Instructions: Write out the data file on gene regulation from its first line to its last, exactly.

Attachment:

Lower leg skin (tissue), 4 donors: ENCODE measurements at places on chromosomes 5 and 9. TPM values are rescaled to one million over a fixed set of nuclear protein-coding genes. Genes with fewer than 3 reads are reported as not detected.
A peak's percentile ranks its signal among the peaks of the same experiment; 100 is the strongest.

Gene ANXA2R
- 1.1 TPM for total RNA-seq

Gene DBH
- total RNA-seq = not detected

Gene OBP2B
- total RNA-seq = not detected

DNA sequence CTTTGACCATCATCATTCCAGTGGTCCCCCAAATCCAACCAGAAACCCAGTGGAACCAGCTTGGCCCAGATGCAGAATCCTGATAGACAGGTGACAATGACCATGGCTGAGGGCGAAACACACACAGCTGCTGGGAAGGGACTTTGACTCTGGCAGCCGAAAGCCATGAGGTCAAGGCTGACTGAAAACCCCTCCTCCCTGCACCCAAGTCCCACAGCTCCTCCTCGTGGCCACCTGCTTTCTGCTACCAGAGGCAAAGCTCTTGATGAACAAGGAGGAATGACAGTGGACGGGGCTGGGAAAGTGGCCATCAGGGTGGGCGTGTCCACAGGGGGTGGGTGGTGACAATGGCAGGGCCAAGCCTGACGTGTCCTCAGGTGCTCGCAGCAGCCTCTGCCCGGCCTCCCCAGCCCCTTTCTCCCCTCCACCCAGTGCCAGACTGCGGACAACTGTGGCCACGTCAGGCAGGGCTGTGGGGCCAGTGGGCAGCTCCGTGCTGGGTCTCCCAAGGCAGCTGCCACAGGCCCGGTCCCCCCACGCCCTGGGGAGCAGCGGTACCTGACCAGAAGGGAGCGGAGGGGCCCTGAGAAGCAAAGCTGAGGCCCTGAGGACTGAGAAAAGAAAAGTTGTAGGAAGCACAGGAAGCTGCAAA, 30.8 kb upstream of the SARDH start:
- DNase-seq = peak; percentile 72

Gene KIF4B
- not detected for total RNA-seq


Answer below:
Lower leg skin (tissue), 4 donors: ENCODE measurements at places on chromosomes 5 and 9. TPM values are rescaled to one million over a fixed set of nuclear protein-coding genes. Genes with fewer than 3 reads are reported as not detected.
A peak's percentile ranks its signal among the peaks of the same experiment; 100 is the strongest.

Gene ANXA2R
- 1.1 TPM for total RNA-seq

Gene DBH
- total RNA-seq = not detected

Gene OBP2B
- total RNA-seq = not detected

DNA sequence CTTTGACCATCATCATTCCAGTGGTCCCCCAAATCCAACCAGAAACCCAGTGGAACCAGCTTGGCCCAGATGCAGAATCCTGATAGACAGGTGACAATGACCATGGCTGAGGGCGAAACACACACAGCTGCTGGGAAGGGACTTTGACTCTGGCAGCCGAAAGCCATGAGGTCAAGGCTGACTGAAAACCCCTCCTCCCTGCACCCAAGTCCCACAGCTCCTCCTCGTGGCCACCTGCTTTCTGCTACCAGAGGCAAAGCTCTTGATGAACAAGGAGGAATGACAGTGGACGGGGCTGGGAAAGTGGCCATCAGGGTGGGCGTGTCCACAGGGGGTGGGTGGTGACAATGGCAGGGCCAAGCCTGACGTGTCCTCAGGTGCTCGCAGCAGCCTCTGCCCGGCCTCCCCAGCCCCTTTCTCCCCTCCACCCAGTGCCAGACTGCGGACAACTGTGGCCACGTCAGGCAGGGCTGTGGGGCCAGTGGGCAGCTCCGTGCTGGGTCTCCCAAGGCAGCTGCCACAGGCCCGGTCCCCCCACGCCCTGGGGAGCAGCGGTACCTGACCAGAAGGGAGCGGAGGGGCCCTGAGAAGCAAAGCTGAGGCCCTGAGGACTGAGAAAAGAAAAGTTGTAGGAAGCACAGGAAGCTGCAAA, 30.8 kb upstream of the SARDH start:
- DNase-seq = peak; percentile 72

Gene KIF4B
- not detected for total RNA-seq